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Program to lead creative kids to innovative careers proves successful

Monday, December 14, 2015

LAWRENCE — Every teacher has seen them in the classroom: young people who are highly creative, yet struggle in some areas of their schoolwork or in disciplinary matters. Researchers at the University of Kansas have developed a program, now in its 10th year, that helps identify creatively gifted students and encourage their creativity to help them choose a career that is personally satisfying and innovative. Now they want to expand the program it to help such students worldwide.

The Counseling Laboratory for the Exploration of Optimal States, known as CLEOS, has worked with hundreds of students to recognize their creativity and steer them into rewarding careers. Researchers have published work showing that profiles developed to find such students are scientifically valid and their direct efforts in working with such students to explore career paths and pair them with mentors has led to successful, creative careers.

“We’re coming off a long era of No Child Left Behind and its emphasis on testing and standardization. Creative kids just don’t fit that mold,” said Barbara Kerr, Williamson Family Distinguished Professor of Counseling Psychology at KU and director of CLEOS. “We wanted to help identify creative adolescents who might need encouragement, so we developed profiles by looking at what eminently creative people, in five different domains, were like when they were 16.”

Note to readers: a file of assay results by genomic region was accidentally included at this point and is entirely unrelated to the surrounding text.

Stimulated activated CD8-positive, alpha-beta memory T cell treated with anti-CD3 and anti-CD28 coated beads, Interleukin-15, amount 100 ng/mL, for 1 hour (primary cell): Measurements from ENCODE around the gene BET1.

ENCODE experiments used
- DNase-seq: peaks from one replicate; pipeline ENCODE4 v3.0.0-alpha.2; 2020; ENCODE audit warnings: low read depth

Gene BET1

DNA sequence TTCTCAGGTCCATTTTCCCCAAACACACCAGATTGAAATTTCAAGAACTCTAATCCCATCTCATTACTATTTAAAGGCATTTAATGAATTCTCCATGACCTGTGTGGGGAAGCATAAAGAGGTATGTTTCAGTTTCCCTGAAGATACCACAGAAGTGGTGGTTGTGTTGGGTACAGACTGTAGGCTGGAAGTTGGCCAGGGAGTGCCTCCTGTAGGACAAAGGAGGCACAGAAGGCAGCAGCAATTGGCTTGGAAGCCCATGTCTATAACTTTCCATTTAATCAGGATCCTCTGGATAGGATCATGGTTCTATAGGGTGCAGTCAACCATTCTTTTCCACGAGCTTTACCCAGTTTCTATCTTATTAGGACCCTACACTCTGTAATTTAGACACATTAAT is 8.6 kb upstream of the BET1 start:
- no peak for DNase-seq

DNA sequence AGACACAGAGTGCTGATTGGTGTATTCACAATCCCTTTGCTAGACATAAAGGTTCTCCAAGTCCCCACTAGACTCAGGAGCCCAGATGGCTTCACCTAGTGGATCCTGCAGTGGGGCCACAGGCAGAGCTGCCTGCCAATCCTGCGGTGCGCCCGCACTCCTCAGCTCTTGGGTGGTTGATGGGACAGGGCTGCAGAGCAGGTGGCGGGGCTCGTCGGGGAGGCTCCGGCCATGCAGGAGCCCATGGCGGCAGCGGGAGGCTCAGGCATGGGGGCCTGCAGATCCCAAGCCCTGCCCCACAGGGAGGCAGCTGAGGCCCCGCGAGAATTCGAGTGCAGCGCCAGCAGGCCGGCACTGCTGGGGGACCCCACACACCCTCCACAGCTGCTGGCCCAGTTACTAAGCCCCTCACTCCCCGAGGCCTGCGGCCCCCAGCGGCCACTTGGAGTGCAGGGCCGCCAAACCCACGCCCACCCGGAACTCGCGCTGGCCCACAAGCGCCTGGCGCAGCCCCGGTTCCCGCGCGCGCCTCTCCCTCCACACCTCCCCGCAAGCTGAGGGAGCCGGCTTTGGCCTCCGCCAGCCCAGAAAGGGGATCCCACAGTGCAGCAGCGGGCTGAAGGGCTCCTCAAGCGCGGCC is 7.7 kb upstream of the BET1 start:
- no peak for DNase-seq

Kerr and Robyn McKay of Arizona State University-Polytechnic College of Technology published a study in the Creativity Research Journal that chronicled five profiles for creative students:

  • Language/verbal linguistic creativity
  • Mathematical and scientific inventiveness
  • Interpersonal/emotional creativity
  • Musical and dance creativity
  • Spatial visual creativity.

Students who excel in one area often do not do well in others. Consequently, many such students are not placed in gifted programs or encouraged academically. More than one-third of students who have taken part in CLEOS in 10 years had never been identified for gifted programs.

The profiles proved effective, as teachers nominated 485 students they believed matched the characteristics. When tested, those students scored resoundingly high in meeting the core characteristics of creatively gifted adults.

The CLEOS program works with 150 students a year from across Kansas, Kansas City and select school districts in Missouri. Those students take part in a range of interventions during a daylong event led by KU. As part of event, students receive detailed assessments of their traits and their interests, learn that creativity engages a unique brain function known as “flow” and meet with creative adults making a living using their passions.

“They chart their future as innovators,” Kerr said. “Imagining themselves ten years in the future helps them understand the pathways toward their goals. Actually seeing their brain’s EEG waves as they visualize their creative process is a unique experience for these students that makes their potential as innovators real to them.”